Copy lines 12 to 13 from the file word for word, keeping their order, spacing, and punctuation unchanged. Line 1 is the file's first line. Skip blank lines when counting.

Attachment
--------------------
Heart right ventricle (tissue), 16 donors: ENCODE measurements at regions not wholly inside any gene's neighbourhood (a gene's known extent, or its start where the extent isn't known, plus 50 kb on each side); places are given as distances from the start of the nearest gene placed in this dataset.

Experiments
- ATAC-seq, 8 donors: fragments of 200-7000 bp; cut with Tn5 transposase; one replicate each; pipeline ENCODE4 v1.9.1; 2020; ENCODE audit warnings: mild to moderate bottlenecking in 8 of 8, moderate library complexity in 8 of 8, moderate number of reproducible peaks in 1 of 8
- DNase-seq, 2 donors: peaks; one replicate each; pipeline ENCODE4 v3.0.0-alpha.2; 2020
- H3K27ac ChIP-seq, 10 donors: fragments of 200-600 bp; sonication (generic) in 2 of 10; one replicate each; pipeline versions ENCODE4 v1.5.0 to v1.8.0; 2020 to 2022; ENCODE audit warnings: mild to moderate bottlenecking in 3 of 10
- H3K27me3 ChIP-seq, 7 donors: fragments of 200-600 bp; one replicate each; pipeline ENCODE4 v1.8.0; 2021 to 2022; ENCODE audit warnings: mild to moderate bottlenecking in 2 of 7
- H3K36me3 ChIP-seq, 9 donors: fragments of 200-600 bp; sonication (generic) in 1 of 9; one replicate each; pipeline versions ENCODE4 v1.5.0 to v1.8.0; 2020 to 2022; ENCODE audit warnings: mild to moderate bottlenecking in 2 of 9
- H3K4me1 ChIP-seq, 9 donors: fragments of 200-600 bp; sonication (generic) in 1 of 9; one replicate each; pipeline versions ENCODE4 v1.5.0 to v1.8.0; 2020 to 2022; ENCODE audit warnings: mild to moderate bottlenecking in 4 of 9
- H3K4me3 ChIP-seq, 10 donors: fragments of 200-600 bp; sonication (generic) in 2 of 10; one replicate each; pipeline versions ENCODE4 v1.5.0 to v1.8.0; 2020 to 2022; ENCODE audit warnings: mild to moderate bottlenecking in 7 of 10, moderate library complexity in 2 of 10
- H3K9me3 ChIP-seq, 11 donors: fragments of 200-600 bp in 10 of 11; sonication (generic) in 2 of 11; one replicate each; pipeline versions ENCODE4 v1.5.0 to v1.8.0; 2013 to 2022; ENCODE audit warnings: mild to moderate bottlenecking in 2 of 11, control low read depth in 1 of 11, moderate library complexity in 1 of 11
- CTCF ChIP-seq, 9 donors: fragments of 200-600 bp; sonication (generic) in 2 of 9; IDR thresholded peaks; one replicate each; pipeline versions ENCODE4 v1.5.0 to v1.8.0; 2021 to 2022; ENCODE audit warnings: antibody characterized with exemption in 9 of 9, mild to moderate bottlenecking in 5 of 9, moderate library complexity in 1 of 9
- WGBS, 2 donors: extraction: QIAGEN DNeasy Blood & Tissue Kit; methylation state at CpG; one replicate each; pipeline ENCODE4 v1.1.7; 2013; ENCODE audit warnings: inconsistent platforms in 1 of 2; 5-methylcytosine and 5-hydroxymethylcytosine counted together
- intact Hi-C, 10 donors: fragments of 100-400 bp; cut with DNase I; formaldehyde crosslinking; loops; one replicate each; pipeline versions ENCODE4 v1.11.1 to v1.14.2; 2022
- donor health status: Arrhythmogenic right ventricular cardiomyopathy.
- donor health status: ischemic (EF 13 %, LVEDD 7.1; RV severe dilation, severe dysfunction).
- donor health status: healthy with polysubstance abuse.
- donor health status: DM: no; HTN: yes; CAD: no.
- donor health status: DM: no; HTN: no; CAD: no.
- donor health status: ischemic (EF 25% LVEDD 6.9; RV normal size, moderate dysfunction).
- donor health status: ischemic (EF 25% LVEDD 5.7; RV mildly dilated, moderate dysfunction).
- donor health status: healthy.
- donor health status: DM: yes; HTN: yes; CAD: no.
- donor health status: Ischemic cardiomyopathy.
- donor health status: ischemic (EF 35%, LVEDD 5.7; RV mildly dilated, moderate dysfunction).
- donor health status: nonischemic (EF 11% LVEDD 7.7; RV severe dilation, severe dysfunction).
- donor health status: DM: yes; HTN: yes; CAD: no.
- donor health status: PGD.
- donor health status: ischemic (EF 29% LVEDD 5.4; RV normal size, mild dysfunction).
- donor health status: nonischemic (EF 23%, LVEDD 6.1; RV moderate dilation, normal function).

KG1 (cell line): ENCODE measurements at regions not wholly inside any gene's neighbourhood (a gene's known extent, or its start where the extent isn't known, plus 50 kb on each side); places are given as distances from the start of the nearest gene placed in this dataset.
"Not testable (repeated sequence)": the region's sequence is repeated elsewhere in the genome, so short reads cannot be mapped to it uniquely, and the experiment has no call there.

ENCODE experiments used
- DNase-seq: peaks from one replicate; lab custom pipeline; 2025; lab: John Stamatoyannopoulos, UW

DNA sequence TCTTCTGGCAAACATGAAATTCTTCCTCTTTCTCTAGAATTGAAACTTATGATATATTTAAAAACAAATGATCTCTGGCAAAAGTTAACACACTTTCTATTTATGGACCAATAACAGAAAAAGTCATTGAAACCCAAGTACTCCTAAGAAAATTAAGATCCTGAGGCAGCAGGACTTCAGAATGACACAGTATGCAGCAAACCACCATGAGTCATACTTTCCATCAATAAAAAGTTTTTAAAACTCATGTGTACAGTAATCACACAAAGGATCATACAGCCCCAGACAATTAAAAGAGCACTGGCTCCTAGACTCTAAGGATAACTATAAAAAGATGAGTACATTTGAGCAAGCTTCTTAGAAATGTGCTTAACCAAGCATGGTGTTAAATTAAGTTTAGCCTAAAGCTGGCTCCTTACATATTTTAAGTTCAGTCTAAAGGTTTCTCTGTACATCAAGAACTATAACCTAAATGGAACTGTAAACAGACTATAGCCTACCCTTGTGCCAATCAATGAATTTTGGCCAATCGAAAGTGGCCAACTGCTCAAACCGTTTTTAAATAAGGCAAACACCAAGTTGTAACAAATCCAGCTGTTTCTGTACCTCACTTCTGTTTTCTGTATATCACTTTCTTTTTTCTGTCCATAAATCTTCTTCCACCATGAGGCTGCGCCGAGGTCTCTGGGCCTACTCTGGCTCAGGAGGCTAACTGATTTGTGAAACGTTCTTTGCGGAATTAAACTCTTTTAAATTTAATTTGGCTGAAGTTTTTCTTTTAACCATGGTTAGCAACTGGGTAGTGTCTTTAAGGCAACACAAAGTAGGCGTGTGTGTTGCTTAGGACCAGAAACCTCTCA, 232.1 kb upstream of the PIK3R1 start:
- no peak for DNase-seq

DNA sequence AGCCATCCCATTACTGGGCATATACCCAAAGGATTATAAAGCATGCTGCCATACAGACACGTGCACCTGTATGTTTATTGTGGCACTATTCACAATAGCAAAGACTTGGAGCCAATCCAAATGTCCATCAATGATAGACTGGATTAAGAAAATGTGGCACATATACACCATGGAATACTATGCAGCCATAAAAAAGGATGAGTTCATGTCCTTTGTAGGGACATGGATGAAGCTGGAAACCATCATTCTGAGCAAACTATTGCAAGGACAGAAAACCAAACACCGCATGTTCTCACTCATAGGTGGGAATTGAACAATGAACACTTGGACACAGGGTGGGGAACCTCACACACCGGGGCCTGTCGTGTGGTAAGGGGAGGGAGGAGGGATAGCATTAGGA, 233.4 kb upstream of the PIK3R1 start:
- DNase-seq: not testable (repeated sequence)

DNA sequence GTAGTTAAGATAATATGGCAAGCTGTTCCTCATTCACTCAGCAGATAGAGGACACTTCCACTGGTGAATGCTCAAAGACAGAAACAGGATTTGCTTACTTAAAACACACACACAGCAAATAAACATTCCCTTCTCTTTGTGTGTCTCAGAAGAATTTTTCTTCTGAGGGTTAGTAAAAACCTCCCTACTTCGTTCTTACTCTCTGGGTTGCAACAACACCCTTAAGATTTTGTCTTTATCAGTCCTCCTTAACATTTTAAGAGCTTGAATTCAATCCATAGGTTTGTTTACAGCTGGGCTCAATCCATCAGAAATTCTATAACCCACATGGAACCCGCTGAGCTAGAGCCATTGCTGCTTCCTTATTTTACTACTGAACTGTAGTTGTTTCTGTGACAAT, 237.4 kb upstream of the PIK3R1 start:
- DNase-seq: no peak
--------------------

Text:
- WGBS, 2 donors: extraction: QIAGEN DNeasy Blood & Tissue Kit; methylation state at CpG; one replicate each; pipeline ENCODE4 v1.1.7; 2013; ENCODE audit warnings: inconsistent platforms in 1 of 2; 5-methylcytosine and 5-hydroxymethylcytosine counted together
- intact Hi-C, 10 donors: fragments of 100-400 bp; cut with DNase I; formaldehyde crosslinking; loops; one replicate each; pipeline versions ENCODE4 v1.11.1 to v1.14.2; 2022